As we cap off this college football season and begin looking on to the next one, several teams have us turning our heads with the potential they have following them. When imagining examples of such teams, current contenders and “household names” likely come to mind first, and that’s fair.
But, there’s just one squad I’d like to make a point of putting in the pot that, while meeting neither of those descriptions, manages to remain equally intriguing with all it’s riding into 2024 on, and that’s the SMU Mustangs.
Set to join the ACC next year, SMU sits amongst several schools entering a new era after getting swept up by the latest wave of conference realignment, and when sharing that spotlight with names like Oklahoma, Texas, USC, Oregon and so on, it’s easy to get overlooked. Also, as a Group of 5 program jumping up to a whole new level of competition, many may write it off as being doomed to suffer a fate similar to recent arrivals Cincinnati or Houston.
However, I have been one of SMU’s biggest believers as of late, even more so than I was in any of those other once-AAC powers, and that is because the Mustangs exhibited something this season that I never saw from the Bearcats, Cougars, or even the UCF Knights (who are fixing to play the Gasparilla Bowl) in 2022: Consistent dominance in league play.
While none of the Big 12 newbies finished last year’s regular-season conference slate with more than two wins by 3+ possessions, SMU finished this year’s with six. It was that unquestionable superiority that had me convinced the 2023 Mustangs were simply too good for the American, and as a result, now was about as good of a time to climb the ladder as they were ever going to get.
In the midst of that declaration, I felt it was important to clarify that being too good for a GO5 league doesn’t necessarily equate to being ready for a Power 5 league, and that SMU’s recent success only amounts to so much when gauging its ability to adapt to such a drastic change—but that was before its bowl game was revealed.
On Dec. 28, the Mustangs will head into the Fenway Bowl to face the Boston College Eagles, which provides them a chance to strut into Atlantic Coast action sooner than we anticipated, and to be honest, I can think of no better team to get said chance against.
Boston College is the perfect squad to face if you’re SMU
Think about it: Boston College is entering Fenway Park (a venue that is certainly more accommodating to its fanbase than SMU’s) with a 6-6 record. Even with a non-winning tally practically stamping the word “beatable” on the BC logo, the Eagles can assert that, due to a couple of wins over fellow ACC bowl teams and a close loss to unbeaten Florida State, they were far from the least-competitive bunch in the conference.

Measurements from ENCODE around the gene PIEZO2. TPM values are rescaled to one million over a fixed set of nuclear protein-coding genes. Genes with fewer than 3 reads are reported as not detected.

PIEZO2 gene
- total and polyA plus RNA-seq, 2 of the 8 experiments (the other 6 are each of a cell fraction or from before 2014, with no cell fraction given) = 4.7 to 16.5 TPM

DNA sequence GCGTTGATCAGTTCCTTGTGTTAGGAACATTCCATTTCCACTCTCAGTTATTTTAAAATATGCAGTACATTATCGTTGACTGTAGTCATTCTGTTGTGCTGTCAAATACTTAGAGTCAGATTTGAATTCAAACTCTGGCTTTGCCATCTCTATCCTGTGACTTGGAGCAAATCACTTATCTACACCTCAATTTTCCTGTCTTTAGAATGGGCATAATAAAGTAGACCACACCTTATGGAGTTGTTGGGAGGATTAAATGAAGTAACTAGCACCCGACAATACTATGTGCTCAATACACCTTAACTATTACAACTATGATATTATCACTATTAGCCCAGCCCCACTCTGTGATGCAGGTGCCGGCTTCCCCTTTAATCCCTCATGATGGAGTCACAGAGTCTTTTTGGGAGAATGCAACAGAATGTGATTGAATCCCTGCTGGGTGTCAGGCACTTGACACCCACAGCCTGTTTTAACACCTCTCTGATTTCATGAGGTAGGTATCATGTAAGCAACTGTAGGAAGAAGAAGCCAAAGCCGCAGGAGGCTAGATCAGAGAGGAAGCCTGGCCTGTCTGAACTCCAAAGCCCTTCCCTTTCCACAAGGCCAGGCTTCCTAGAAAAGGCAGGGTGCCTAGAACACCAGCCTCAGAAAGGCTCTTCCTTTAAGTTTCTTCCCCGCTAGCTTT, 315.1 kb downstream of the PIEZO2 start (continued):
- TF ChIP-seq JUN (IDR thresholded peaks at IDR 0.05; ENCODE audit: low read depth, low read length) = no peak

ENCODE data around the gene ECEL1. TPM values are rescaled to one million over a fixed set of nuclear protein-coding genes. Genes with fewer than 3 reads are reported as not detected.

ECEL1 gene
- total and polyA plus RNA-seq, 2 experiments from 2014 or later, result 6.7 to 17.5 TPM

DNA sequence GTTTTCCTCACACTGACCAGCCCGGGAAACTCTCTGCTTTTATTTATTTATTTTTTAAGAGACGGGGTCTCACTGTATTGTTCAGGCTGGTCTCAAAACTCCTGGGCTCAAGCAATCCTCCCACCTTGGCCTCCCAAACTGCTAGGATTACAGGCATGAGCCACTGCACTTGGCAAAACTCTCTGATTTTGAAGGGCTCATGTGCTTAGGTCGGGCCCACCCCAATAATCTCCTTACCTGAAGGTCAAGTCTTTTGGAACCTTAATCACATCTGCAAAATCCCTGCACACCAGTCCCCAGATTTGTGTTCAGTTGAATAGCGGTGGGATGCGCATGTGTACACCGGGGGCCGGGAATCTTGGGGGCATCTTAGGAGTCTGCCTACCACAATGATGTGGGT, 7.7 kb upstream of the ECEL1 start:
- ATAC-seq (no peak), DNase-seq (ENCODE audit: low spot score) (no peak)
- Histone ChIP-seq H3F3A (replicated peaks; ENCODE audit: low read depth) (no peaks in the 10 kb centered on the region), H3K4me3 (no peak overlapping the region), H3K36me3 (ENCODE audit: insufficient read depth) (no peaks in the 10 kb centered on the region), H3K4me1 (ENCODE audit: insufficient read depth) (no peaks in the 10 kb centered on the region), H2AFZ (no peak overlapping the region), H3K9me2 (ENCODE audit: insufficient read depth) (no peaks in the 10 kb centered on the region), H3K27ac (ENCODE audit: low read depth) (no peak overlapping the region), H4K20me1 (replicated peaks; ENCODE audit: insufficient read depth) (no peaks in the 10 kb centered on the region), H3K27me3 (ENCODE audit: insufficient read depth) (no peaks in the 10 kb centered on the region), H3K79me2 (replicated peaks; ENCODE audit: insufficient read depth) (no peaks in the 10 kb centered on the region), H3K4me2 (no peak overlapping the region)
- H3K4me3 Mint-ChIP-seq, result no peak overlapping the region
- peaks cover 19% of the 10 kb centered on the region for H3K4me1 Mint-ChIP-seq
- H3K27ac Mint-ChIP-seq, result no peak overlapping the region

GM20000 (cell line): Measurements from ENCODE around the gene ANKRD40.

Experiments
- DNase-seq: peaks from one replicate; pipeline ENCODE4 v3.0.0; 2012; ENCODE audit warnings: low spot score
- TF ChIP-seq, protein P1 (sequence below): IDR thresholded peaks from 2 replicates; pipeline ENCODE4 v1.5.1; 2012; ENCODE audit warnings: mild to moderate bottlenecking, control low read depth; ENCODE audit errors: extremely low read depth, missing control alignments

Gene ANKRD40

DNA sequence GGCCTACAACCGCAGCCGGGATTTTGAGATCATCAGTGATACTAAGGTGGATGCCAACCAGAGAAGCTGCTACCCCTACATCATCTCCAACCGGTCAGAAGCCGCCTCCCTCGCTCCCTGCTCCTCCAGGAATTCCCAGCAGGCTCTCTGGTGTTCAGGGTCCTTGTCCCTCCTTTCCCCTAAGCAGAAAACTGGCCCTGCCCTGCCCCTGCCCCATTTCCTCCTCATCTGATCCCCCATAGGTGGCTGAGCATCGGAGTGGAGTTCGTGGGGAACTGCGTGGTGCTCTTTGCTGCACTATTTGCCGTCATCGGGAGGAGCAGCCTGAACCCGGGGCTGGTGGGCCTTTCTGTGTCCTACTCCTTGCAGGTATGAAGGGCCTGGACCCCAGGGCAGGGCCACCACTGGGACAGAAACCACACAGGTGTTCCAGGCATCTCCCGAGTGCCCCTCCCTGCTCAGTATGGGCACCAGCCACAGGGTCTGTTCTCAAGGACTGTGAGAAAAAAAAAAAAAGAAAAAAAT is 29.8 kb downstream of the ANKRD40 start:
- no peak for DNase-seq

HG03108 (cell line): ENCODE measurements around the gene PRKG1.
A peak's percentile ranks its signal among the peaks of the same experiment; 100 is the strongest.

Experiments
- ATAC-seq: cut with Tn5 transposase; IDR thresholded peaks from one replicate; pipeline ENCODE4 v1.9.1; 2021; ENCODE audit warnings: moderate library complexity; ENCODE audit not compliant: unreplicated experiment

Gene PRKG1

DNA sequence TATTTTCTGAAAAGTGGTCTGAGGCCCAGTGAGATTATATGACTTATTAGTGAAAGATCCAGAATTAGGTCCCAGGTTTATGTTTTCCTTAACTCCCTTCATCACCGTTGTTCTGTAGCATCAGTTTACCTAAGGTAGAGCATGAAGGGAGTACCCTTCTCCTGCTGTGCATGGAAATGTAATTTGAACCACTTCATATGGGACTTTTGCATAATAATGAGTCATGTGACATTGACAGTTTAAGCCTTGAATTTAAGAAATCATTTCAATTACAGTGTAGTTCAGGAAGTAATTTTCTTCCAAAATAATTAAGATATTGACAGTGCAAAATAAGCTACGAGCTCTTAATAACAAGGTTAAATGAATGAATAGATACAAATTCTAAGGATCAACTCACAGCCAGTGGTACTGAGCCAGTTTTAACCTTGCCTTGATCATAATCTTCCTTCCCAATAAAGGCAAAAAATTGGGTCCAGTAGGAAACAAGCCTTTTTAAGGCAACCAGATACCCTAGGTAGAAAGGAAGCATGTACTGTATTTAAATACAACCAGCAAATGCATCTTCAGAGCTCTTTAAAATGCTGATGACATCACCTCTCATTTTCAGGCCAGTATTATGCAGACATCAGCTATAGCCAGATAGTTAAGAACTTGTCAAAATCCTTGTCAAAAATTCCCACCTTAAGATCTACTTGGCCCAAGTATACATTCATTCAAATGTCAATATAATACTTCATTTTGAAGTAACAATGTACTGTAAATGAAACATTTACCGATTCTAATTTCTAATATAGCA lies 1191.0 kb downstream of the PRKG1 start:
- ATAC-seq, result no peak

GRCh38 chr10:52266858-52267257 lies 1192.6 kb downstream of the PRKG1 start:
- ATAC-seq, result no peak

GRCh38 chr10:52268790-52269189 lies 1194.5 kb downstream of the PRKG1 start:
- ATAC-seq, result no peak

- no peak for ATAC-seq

With that said, they appear to provide the best of both worlds to the Mustangs, as they serve as an adequate representation of a tricky Atlantic Coast team in a tricky environment, while also looking weak enough for the spread to have SMU by 11 (as of Dec. 20).
If SMU were to meet the spread’s expectations and win by a double-digit margin, it would prove what I was too skeptical to say before—the Mustangs, at least as they sit today, are ready for the ACC.
Now no, just because you beat a hardly bowl-eligible team in one game doesn’t mean you’re guaranteed to go to town on its entire conference a full offseason later. It does, however, show that the potential to see a smoother transition to the Power 5 is very much alive, and that’s more than one could say about a multitude of schools that were previously in similar situations.
And if that isn’t enough to win you over on the matter, let me stress that this potential doesn’t stem solely from SMU looking good; what really throws the gas on the fire is their 2024 slate looking bad.
As I’ve addressed before, the 2024 Mustangs have an Atlantic Coast lineup that is manageable to say the least, with half of it being made up of teams that will enter the year coming off losing records. It also includes the aforementioned Boston College, which could join that list if it falls to SMU next week.
So here’s the rundown: The SMU Mustangs already looked prepared (relatively speaking) for what is a weaker Power 5 conference in the ACC, but if they can beat a bowl team from it by a convincing margin, it’ll only help confirm the preparation, and that especially means something when considering their 2024 league play.
Again, does all of that promise success? No, but it makes an acceptable standard appear all the more attainable, and in all the less time. That should nonetheless have SMU fans grinning ear-to-ear as their Mustangs move on to the next chapter of their football story.